3
$\begingroup$

Suppose I have two trend - stationary time series with strong correlation.

In the case where there are no regressors, if a time series is trend-stationary, it becomes stationary by subtracting a deterministic trend. Meaning, I fit a line to the data $Y=f(t)$ and subtract that line from the data. Then I fit the residuals with Arima.

In the case where there is an independent regressor... do I subtract the best fit line from both $Y = f_1(t),\, X = f_2(t)$, or do I subtract lines : $Y = f_1(X, t), \, X = f_2(Y, t)$, where $X$ is the regressor, $Y$ is the dependent time series variable, and $t$ is time.

I think the answer is to subtract a best fit line which only considers time, because stationary means the covariance and expectations are constant functions of time... but I am looking for a second opinion from you geniuses.

I worry because I don't want to lose the correlation between regressor and dependent variable by subtracting best fit trend lines from the data.

$\endgroup$
9
  • 1
    $\begingroup$ Are you ultimately interested in relating Y to X? Not clear from your post. $\endgroup$ Commented Jun 20, 2019 at 8:29
  • $\begingroup$ Yeah, but I believe both series need to be stationary first. $\endgroup$
    – Frank
    Commented Jun 20, 2019 at 16:44
  • $\begingroup$ Why do you believe they have to be stationary first? If you're talking about regressing Y on X, they don't; only the error term is required to be stationary. $\endgroup$
    – Chris Haug
    Commented Jun 20, 2019 at 17:03
  • 2
    $\begingroup$ You don't. You model $Y_t = \beta X_t + f(t) + \varepsilon_t$, which is like "subtracting" a deterministic trend from $Y_t - \beta X_t$, because it is the error term that must ultimately be stationary, not the data. $\endgroup$
    – Chris Haug
    Commented Jun 21, 2019 at 12:45
  • 1
    $\begingroup$ No, you should not "remove seasonality" as a separate first step. What if $Y_t$ and $X_t$ are co-seasonal? Then there is no seasonality that needs to be modeled at all because $Y_t - \beta X_t$ is not seasonal. The multi-step approach also has the disadvantage of being less efficient and of potentially distorting dynamics (many seasonal adjustment procedures do this by using future data). $\endgroup$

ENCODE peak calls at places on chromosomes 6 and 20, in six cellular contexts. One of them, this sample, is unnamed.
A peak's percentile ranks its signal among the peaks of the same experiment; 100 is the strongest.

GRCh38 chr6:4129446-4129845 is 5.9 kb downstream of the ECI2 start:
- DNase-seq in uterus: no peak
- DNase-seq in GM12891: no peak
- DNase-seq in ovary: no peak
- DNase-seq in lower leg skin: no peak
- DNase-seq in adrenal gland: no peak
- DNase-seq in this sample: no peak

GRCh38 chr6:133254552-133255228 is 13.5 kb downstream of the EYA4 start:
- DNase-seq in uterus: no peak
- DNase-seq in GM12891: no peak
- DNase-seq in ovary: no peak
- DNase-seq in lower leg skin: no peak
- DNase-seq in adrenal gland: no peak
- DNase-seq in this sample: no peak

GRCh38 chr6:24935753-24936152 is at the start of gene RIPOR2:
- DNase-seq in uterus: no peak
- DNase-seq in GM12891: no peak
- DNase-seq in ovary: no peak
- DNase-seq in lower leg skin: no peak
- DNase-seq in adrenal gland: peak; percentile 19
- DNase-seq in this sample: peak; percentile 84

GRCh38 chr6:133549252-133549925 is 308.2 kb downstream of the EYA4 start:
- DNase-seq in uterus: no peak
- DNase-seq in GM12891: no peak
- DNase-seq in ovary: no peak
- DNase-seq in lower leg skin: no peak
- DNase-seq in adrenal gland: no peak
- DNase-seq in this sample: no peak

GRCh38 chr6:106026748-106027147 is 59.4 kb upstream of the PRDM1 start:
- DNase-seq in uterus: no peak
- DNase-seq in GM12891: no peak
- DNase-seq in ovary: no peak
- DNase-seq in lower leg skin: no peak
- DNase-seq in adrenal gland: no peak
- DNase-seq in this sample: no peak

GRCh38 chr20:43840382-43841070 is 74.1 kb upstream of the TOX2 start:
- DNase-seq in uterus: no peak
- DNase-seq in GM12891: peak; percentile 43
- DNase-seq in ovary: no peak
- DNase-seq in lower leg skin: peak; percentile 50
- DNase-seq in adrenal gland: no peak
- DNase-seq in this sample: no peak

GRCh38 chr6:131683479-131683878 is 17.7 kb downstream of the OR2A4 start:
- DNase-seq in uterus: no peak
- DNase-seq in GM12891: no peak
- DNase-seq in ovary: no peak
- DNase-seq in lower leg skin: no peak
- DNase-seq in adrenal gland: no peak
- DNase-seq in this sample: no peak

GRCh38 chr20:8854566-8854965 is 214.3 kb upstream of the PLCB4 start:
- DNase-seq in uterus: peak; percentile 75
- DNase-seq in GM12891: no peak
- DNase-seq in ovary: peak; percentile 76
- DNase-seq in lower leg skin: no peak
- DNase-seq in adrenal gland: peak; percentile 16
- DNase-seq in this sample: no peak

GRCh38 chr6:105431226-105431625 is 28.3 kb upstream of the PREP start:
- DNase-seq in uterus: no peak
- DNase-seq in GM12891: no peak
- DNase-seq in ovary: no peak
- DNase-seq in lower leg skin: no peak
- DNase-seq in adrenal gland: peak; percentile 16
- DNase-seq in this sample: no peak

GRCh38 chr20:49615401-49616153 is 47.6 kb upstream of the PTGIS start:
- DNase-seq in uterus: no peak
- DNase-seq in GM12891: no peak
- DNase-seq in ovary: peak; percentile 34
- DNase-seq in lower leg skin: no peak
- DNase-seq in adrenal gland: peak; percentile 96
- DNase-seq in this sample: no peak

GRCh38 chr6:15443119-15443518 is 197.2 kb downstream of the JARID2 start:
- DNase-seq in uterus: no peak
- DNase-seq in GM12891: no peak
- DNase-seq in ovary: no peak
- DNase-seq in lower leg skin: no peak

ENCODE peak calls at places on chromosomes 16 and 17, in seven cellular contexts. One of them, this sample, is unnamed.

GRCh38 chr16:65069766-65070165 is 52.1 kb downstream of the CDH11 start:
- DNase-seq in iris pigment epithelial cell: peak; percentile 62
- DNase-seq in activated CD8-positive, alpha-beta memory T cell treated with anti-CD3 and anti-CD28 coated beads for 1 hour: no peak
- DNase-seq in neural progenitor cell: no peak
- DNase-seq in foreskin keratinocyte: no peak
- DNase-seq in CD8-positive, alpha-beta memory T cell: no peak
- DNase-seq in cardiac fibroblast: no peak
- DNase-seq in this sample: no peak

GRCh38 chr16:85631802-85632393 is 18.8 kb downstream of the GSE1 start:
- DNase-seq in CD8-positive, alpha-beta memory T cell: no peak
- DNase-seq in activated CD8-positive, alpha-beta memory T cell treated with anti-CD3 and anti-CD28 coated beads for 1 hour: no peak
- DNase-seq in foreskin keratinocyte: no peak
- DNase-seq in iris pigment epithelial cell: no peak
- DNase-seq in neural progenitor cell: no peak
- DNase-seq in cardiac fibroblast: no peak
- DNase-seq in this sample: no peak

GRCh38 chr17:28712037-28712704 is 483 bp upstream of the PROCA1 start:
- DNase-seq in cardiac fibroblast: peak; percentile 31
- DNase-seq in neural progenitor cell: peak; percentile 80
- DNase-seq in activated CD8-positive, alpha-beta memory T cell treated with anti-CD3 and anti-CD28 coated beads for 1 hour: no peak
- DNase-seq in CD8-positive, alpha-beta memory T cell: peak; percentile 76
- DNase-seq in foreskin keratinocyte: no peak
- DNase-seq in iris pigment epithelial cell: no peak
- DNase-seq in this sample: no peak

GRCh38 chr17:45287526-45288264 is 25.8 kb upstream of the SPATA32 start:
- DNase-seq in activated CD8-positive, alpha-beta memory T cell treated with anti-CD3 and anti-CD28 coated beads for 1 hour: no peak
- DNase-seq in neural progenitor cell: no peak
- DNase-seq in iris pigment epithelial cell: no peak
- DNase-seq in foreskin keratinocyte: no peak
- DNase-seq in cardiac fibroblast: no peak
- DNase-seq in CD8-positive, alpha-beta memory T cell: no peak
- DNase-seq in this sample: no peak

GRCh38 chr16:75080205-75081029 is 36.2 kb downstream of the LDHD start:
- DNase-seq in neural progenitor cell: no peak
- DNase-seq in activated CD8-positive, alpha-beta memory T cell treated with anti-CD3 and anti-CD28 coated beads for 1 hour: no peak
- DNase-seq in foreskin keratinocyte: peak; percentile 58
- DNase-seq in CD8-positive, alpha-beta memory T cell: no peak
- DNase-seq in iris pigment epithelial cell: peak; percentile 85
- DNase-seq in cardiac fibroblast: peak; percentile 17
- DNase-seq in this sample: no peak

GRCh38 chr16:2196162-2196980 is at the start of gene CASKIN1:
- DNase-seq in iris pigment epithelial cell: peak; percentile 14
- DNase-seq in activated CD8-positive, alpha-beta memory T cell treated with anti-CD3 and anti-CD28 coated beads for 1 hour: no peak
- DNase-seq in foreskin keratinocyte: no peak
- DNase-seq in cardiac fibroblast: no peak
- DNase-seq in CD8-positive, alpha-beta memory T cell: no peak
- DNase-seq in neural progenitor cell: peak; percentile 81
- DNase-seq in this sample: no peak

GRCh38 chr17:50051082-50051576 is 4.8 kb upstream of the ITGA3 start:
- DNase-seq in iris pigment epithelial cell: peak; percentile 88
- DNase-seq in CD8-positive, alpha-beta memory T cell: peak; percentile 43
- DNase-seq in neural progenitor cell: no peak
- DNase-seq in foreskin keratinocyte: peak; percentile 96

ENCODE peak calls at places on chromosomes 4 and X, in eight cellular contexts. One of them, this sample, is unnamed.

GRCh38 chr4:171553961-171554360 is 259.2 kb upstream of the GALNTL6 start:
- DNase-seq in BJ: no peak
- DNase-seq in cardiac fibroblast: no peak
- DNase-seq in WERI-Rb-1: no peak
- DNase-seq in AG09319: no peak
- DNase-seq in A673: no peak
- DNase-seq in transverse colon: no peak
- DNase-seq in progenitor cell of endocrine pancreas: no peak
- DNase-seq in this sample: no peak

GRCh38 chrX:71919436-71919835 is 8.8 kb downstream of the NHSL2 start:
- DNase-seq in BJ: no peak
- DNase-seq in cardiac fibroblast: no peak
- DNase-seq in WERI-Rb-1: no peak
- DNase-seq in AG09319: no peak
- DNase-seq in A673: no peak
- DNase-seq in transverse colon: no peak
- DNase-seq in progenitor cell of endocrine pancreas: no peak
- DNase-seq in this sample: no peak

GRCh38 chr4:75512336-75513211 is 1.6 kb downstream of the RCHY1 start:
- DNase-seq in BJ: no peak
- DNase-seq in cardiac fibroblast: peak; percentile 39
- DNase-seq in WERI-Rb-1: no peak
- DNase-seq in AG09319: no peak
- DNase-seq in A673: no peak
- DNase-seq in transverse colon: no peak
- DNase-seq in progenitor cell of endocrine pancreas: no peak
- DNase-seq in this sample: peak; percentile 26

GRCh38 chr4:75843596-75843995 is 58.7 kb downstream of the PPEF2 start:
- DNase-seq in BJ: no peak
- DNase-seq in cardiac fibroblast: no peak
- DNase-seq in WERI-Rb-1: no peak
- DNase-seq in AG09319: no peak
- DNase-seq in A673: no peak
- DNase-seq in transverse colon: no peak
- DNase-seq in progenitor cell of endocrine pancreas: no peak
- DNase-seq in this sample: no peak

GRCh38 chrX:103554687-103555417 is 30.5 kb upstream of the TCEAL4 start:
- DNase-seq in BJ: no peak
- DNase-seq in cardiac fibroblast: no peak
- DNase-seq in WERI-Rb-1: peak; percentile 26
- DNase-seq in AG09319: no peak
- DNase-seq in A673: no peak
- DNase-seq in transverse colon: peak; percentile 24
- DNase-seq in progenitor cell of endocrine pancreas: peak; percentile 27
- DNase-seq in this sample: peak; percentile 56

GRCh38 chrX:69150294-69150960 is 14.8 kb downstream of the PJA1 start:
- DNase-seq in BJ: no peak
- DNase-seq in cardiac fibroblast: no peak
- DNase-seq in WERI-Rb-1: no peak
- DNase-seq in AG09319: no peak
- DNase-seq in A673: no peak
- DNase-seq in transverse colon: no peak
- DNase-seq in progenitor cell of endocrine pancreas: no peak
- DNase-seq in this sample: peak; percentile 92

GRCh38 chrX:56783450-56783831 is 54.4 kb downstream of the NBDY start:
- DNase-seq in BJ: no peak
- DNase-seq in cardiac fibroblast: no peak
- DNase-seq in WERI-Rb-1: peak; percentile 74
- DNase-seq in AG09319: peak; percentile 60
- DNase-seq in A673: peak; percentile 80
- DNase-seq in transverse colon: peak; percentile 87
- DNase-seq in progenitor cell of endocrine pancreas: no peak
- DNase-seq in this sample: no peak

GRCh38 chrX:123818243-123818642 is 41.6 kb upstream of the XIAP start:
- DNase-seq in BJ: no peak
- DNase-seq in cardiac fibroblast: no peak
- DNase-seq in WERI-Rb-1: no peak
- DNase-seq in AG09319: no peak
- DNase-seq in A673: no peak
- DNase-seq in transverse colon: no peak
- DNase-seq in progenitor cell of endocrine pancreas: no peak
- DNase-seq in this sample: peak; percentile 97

– Chris Haug
    Commented Jun 21, 2019 at 16:37

1 Answer 1

1
$\begingroup$

It appears to me you are struggling with presumed deterministic time trends and possible deterministic level shifts in one or more series that you are trying to relate.

Subtraction is not the answer ...filtering via pre-whitening is the GENERALLY preferred method to identify a possible useful model which can then lead to identifying time trends and/or level shifts GIVEN the impact on Y of the candidate X.

Take a look at two web references that I think will help you going forward.

http://www.math.cts.nthu.edu.tw/download.php?filename=569_fe0ff1a2.pdf&dir=publish&title=Ruey+S.+Tsay-Lec1 and https://newonlinecourses.science.psu.edu/stat510/lesson/9/9.1 culminating in https://autobox.com/pdfs/SARMAX.pdf

If you wish to pursue this thread , perhaps in another question actually create via simulation a test case where you have embedded certain (possibly identifiable) structures and post it to challenge the readers of this list. Simulation can be a great teacher and an even greater software evaluation tool/strategy.

$\endgroup$
6
  • $\begingroup$ Hey, thank you for the references, I will definitely read them, especially the pre pre-whitening. So, I think you are saying that pre-whitening is the method to remove trend lines from trend stationary data when you are considering the case of external regressors. I wonder about the effects of removing trends from both the independent and dependent series in isolation, because what if the trend I am removing correlates to the regressor. Does pre whitening handle this? $\endgroup$
    – Frank
    Commented Jun 20, 2019 at 16:48
  • $\begingroup$ you should know that the pre-whitening activity is for MODEL IDENTIFICATION purposes only. Once the model or a starting attempt at the model is formed then adding on latent structure be it ARMA or trends or level shifts or seasonal pulses comes into play. $\endgroup$
    – IrishStat
    Commented Jun 20, 2019 at 18:34
  • $\begingroup$ In the pre-whitening reference, they determine two lags of x will be used as regressors of y. The regressor series X needed differencing to be stationary. It has an Arima model (1,1,0). So what is being used as the regressor of Y, is it a non stationary X, a differenced and stationary X, or the residuals of the time series of X? (newonlinecourses.science.psu.edu/stat510/lesson/9/9.1) $\endgroup$
    – Frank
    Commented Jun 20, 2019 at 23:44
  • $\begingroup$ What if the correlation is between the trend of the mean of X and the trend of the mean of Y? Wouldn't making these series stationary eliminate any correlation? $\endgroup$
    – Frank
    Commented Jun 20, 2019 at 23:45
  • 1
    $\begingroup$ the residuals of the time series of X do not aapear in the TF model .As I have said before this is the TF IDENTIFICATION step. I think that you should study the Box-Jenkins text looking closely at Transfer Functon mode lidentification and estimation using the GASY-GASX data set. Also see a review of AUTOBOX in the ORSA JOURNAL viewer.zmags.com/publication/9d4dc62a#/9d4dc62a/66 $\endgroup$
    – IrishStat
    Commented Jun 21, 2019 at 1:23

Your Answer

By clicking “Post Your Answer”, you agree to our terms of service and acknowledge you have read our privacy policy.

Not the answer you're looking for? Browse other questions tagged or ask your own question.